A Sunny Trip through California 37
- Thursday, April 26, 2012
Title: California 37
Label: Columbia Records
Train's quirky chartbuster "Hey, Soul Sister" might have been instantly appealing and then ultimately annoying, but the rock band seems to be managing its successes quite well—from winning Grammy Awards to having one of the most downloaded songs in history. On this sixth studio album in fourteen years, the trio led by singer Pat Monahan stays mindful of a certain Mr. Mister name-dropping ukulele anthem that won more fans and kept things rolling, but there are also sure signs of other strong creative directions.
Beginner "This'll Be My Year" is a salad bar of nostalgia, a rapid fire lyrical trip down pop culture, political, and personal memory lanes from 1985 to 2012 with a smashing chorus that leans on a fun reference to Journey's "Don't Stop Believin'"—perfect ingredients for a summertime hit.
First single "Drive By," the especially humorous "50 Ways to Say Goodbye," and The Police-meets-Maroon 5 "Mermaid" were all written with the Norwegian production team Espionage that helped pen "Hey, Soul Sister." Packed with everything from thumping Spanish reggae rhythms and mariachi horns to island themes and silly Johnny Depp references, each one carries an overtly catchy hook that really cuts loose and makes a radio programmer's work easy.
For all that playfulness, Train never forgets how to tug at the heart and soul. Afterlife-themed "You Can Finally Meet My Mom" is more in keeping with the style of earlier hit "Drops of Jupiter," and although it mentions everyone from Chris Farley to Justin Beiber and is spiritually hazy, it's still sweet and has something deep to say.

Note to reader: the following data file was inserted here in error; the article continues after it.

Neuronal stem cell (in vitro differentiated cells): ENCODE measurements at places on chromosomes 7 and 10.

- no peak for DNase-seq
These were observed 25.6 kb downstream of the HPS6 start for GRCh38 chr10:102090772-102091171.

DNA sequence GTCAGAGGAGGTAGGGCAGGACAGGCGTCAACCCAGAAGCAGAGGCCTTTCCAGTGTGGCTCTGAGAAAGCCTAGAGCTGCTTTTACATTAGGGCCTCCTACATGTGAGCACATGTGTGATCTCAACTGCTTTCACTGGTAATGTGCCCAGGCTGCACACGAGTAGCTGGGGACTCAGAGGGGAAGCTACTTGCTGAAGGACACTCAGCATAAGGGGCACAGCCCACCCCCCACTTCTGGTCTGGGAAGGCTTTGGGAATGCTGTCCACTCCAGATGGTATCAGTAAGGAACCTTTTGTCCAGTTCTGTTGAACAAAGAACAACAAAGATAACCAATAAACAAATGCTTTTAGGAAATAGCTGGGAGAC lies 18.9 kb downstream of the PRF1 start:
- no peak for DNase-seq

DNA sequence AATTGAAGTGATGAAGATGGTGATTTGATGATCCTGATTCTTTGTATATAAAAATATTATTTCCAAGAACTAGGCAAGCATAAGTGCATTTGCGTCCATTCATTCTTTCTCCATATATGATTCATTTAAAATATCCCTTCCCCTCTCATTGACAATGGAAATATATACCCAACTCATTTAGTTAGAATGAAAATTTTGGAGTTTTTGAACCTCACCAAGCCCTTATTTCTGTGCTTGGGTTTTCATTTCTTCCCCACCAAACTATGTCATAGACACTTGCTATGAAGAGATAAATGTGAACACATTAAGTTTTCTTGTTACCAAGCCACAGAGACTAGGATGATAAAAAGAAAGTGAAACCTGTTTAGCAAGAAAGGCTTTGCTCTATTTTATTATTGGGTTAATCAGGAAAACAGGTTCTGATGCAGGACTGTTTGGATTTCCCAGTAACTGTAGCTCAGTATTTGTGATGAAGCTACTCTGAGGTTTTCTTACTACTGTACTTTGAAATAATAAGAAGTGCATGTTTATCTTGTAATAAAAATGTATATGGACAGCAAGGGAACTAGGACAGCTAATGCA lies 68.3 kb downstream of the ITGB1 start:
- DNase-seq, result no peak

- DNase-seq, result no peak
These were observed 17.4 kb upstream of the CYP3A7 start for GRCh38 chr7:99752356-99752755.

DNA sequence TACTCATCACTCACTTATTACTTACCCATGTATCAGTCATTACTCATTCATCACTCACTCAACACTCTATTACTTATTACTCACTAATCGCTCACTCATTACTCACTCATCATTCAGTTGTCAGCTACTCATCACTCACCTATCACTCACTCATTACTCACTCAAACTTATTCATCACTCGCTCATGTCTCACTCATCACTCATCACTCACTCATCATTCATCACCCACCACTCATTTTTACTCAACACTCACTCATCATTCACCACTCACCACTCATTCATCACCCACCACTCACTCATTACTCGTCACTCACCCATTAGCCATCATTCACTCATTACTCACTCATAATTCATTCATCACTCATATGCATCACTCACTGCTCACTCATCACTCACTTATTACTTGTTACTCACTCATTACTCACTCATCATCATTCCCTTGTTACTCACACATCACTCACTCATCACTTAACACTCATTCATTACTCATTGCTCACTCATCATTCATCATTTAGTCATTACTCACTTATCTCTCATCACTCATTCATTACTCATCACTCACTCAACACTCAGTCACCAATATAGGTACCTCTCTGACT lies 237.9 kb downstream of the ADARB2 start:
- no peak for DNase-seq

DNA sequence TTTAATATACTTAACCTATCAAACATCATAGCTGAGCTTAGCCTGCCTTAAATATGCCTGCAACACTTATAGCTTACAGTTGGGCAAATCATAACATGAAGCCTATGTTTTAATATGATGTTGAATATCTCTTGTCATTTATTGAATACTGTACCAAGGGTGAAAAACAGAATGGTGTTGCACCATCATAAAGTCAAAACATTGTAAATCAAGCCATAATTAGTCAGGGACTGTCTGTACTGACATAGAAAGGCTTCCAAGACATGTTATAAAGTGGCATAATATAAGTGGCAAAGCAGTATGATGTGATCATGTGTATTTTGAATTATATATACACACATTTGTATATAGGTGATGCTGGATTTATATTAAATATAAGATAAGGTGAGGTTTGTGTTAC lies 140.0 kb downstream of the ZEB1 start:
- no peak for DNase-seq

"Sing Together" approaches the same topic of eternity, breaking out the ukulele for good measure, and also on the softer side, "Feels Good at First" addresses the complexities of love in a simple acoustic song that would make Paul Simon proud.
Among the surprises, a duet with Ashley Monroe from Pistol Annies on "Bruises" suggests Train could go country in a Sugarland sort of way if it wanted; the song's melodic conversation suggests we admit to one another our failures as well as our successes: these bruises make for better conversation.
That's true, but it doesn't play so well on California 37's misplaced, hip-hop informed title track when Monahan uses an inappropriate term out of nowhere to refer to his ex-wife. It's a quick dark blip on an otherwise all-around sunny and recommendable record.
*This Article First Published 4/26/2012
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